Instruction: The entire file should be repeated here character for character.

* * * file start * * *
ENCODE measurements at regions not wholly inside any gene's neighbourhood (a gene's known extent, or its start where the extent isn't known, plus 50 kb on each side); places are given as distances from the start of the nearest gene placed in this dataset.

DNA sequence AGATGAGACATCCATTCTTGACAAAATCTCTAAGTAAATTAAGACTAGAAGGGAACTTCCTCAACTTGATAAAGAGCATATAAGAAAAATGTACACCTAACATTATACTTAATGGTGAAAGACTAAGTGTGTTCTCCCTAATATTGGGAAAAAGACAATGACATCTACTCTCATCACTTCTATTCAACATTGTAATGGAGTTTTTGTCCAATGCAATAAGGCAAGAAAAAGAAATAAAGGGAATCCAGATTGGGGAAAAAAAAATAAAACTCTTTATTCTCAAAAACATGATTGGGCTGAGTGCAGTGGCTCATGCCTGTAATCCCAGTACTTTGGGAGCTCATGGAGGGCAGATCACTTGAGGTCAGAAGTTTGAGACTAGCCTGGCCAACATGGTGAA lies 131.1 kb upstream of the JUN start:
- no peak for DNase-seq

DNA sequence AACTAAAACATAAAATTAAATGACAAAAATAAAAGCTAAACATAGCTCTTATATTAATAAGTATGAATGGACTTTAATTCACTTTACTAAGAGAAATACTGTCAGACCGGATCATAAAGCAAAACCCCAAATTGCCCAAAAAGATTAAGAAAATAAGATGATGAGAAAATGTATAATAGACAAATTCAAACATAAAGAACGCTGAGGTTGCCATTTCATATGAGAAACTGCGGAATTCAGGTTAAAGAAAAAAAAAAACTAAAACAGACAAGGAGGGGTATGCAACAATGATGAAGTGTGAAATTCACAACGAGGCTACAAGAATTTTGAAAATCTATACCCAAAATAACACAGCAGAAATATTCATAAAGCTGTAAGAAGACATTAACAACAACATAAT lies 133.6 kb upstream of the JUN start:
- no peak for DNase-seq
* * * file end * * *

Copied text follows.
ENCODE measurements at regions not wholly inside any gene's neighbourhood (a gene's known extent, or its start where the extent isn't known, plus 50 kb on each side); places are given as distances from the start of the nearest gene placed in this dataset.

DNA sequence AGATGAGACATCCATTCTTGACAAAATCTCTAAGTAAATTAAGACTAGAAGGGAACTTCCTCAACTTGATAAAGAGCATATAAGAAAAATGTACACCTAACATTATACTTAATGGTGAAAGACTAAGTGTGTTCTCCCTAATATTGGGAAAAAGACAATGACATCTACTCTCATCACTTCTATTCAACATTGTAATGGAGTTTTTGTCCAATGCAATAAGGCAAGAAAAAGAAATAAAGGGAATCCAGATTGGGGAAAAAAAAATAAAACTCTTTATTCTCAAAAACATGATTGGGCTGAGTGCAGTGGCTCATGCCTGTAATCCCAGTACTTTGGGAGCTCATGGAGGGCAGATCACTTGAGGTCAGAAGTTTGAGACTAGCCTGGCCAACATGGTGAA lies 131.1 kb upstream of the JUN start:
- no peak for DNase-seq

DNA sequence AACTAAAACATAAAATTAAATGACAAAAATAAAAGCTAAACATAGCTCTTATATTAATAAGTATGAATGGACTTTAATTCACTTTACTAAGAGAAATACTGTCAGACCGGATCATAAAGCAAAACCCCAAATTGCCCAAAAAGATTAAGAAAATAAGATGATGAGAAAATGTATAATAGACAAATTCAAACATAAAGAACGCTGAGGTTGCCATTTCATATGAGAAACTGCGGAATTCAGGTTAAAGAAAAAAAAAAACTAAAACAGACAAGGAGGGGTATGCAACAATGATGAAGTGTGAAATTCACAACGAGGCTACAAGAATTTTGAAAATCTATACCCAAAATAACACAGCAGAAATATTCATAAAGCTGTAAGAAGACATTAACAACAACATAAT lies 133.6 kb upstream of the JUN start:
- no peak for DNase-seq